Kicking off a first day of edits to comprehensive immigration reform legislation, lawmakers on a key Senate panel grappled Thursday over efforts to secure the nation’s borders and prevent a new wave of illegal entrants.
As expected, Democrats on the 18-member Senate Judiciary Committee were joined by two Republican members of the bipartisan Gang of Eight in opposing the most stringent border security amendments offered by opponents of the bill, ranging from a massive influx of boots on the ground at the nation’s southern border to delays to the program that would make undocumented immigrants eligible for a probationary legal status.
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Sen. Orrin Hatch (R-UT) (C) confers with Sen. Chuck Grassley (R-IA) (R) and Sen. Chuck Schumer (D-NY) (L) during the Senate Judiciary Committee's markup for the immigration reform bill on Capitol Hill May 9, 2013 in Washington, DC.
But the panel also adopted a total of 21 amendments, including eight proposed by Republicans. Those included measures to beef up oversight of the legislation’s implementation, offer greater flexibility to the Department of Homeland Security to allocate funds for technology and infrastructure, and include private landowners in a task force consulting on border security. The panel also accepted an amendment by ranking member Sen. Chuck Grassley that would widen the areas subject to border security strategies beyond the most high-risk sectors.
In the seventh hour of negotiations otherwise largely devoid of fireworks, frustrated foes of the legislation lamented the defeat of seven GOP amendments throughout the day.
“The Gang stuck together – as we’d been told they would – on anything that significantly impacted their legislation that they drafted with their friends,” said leading opponent Sen. Jeff Sessions of Alabama.
“The committee has consistently rejected any attempts to put real teeth in this bill to secure the border,” alleged Texas Republican Sen. Ted Cruz. “And if it doesn’t have real border security, in my opinion, this bill will not pass.”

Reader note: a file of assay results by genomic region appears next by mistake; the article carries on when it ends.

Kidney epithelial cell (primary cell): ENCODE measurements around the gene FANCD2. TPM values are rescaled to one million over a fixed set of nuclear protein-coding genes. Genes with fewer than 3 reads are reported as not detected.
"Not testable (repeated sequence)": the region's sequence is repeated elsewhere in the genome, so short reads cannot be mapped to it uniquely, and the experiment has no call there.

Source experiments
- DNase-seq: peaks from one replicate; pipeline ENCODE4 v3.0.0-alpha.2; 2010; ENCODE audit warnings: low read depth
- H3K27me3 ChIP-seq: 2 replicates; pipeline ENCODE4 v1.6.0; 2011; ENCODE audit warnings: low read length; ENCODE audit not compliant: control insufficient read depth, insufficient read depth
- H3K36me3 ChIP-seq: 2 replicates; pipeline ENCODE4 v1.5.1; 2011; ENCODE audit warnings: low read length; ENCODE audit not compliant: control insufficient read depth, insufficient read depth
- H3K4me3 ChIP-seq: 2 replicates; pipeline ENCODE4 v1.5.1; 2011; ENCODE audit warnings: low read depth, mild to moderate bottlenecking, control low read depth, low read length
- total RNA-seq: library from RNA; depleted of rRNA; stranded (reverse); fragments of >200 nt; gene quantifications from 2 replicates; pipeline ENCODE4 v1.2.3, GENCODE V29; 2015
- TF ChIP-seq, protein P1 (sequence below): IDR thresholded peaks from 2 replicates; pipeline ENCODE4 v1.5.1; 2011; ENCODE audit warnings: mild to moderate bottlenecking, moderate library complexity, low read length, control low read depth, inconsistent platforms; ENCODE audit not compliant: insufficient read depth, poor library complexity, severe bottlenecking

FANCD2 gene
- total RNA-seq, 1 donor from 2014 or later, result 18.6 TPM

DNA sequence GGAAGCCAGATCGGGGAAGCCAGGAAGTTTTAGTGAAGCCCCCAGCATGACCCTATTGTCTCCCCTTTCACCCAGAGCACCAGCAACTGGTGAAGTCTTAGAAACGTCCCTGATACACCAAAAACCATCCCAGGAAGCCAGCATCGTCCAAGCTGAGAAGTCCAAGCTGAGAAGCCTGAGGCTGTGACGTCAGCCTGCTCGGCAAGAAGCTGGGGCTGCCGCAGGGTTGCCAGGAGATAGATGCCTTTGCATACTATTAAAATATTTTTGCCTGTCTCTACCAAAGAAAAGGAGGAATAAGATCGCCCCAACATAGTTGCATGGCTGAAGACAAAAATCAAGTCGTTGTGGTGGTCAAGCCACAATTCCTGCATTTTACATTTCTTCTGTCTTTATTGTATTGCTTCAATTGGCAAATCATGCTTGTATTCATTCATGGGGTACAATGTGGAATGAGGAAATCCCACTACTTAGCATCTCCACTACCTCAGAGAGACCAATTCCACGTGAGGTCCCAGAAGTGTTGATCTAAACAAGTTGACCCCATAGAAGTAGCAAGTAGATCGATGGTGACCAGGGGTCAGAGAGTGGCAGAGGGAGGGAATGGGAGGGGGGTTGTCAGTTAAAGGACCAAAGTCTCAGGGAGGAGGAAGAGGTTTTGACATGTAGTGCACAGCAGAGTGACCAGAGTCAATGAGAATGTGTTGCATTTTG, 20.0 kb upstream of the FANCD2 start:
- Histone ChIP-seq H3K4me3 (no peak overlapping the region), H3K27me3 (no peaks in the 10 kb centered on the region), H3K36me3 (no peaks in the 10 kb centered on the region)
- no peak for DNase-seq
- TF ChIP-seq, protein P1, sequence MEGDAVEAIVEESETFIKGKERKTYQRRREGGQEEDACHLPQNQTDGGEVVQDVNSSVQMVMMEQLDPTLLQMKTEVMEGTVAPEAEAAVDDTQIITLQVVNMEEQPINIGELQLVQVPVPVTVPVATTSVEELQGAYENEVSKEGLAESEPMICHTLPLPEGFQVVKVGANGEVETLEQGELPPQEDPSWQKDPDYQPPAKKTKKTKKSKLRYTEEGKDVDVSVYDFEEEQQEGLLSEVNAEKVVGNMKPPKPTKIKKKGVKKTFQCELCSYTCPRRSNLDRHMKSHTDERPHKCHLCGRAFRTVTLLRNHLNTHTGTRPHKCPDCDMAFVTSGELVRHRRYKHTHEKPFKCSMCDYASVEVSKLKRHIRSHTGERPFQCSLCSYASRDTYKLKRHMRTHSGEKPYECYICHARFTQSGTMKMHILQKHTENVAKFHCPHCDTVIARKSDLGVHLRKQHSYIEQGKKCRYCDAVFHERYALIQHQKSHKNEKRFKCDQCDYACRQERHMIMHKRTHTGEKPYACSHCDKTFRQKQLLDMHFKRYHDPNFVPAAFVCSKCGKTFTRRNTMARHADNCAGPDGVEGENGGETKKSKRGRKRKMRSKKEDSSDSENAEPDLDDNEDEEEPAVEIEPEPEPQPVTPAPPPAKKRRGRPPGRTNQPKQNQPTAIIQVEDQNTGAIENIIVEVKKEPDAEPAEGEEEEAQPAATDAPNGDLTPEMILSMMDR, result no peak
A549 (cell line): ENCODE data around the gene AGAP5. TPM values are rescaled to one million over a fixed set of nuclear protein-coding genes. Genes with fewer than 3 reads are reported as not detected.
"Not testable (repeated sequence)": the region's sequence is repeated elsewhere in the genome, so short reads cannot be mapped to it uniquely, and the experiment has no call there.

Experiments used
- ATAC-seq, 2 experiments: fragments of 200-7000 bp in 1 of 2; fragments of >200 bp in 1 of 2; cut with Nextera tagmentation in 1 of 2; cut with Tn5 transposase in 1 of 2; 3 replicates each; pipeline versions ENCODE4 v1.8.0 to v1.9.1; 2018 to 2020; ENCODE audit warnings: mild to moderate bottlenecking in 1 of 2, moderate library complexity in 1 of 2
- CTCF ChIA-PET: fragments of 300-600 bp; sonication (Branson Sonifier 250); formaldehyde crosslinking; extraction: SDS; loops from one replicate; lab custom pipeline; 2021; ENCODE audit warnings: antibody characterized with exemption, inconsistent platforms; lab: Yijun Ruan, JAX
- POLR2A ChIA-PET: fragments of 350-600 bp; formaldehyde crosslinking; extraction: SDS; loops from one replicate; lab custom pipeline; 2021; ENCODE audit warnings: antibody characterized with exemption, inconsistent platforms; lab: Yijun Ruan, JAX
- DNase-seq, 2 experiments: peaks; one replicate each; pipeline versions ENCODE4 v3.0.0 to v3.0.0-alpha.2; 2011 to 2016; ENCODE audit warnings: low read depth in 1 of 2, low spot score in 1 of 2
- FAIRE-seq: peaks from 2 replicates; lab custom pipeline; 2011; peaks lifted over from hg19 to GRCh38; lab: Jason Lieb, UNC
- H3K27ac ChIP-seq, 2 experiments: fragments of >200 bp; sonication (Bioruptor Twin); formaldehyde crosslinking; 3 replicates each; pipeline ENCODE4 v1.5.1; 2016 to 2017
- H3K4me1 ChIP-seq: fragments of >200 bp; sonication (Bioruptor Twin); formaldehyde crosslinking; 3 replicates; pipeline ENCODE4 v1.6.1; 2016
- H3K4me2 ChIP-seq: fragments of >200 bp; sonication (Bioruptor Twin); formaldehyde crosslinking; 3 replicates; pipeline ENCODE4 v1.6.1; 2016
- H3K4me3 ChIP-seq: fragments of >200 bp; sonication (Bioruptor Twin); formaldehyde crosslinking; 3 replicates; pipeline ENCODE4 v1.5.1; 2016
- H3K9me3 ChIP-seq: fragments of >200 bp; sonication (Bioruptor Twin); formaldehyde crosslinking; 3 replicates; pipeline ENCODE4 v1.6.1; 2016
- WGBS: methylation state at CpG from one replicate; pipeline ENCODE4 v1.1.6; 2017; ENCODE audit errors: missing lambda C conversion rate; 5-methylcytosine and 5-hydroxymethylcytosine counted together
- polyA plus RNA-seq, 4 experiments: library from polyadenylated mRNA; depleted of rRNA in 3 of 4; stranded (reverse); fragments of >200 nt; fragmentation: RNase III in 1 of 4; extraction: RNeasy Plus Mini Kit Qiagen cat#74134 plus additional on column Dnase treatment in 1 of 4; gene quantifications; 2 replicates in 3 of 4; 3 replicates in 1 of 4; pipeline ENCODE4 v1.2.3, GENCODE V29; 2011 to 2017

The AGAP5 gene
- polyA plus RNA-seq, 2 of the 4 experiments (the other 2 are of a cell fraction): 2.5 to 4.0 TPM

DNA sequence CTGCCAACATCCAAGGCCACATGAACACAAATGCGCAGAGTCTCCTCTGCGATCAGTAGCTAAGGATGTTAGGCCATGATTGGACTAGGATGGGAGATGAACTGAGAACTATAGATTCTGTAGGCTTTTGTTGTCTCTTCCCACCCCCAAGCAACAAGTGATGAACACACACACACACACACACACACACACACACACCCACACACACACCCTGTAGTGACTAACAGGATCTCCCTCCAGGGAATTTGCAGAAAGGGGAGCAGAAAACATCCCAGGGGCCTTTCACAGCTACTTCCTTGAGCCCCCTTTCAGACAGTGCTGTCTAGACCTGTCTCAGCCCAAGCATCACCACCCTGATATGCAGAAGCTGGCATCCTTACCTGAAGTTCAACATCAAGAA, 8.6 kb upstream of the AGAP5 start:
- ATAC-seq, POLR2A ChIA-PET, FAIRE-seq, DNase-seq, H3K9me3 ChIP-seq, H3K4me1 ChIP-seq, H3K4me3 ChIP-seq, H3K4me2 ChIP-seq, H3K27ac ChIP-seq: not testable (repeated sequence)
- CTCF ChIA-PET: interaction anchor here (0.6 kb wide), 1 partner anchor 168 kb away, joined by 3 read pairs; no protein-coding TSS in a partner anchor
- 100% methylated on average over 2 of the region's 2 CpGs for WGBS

Throughout the day, bipartisan drafters of the legislation emphasized their belief that the original legislation has tough border security measures and noted that they are open to improvements.
Democrat Sen. Dick Durbin, a member of the Gang of Eight, said opponents were wrong to accuse the committee of “stiff-arming” suggestions from GOP members.
“We’ve accepted eight Republican amendments,” he said. “We’re open to good ideas from both sides.”
A frustrated Sen. Chuck Schumer, the top Democrat in the bipartisan drafting group, suggested that Cruz and other foes of the bill decry the “false issue” of inadequate border security while working to cut the legislation’s centerpiece provision to offer a path to citizenship for undocumented immigrants.
The dispute spotlighted tensions in the committee as proponents of reform reject amendments intended to upset the legislation’s delicate compromises without appearing close-minded to legitimate efforts to improve the bill.
Republican Gang of Eight members Sens. Jeff Flake and Lindsey Graham were joined by Orrin Hatch in voting down a Cruz-sponsored measure that would have tripled the amount of agents on patrol and quadrupled resources like drones and helicopters at the border.
Politico Playbook: "Tea party heavyweights Marco Rubio and Jim DeMint are on opposite sides of the immigration debate – and they're duking it out for the support of the movement," write Politico's Anna Palmer and Tarini Parti. John Harris joins Morning Joe to discuss.
Opponents of that amendment said it would be both prohibitively expensive and unnecessarily at a time when the number of border patrol agents is at an all-time high; it failed five votes to thirteen.
The panel also rejected a Grassley amendment that would have delayed the process of making undocumented immigrants eligible to apply for provisionary legal status until the Department of Homeland Security demonstrated “effective control” of the southern border for six months.
Gang of Eight members argued that waiting to make undocumented immigrants come forward would ultimately delay the implementation of other components of reform – like a workplace-verification system – and would therefore hurt the bill’s larger goal of preventing more illegal immigration.
“I think it would be the wrong approach to delay bringing people out of the shadows,” said Flake.
By the same margin, the committee voted down a measure proposed by Republican Sen. Mike Lee of Utah that would have required fast-track congressional approval of the Department of Homeland Security’s border security plan before undocumented immigrants could apply for Registered Provisional Immigrant status.
Florida Sen. Marco Rubio, who does not serve on the Judiciary panel but is a crucial Republican supporter of the bill, said in a statement that he is "encouraged" by the process so far.
"There’s still a long way to go, but I am encouraged that we are witnessing a transparent and deliberate process to accept input to improve this legislation," he said.
The panel’s markup process will continue next Tuesday.
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This story was originally published on Thu May 9, 2013 6:34 PM EDT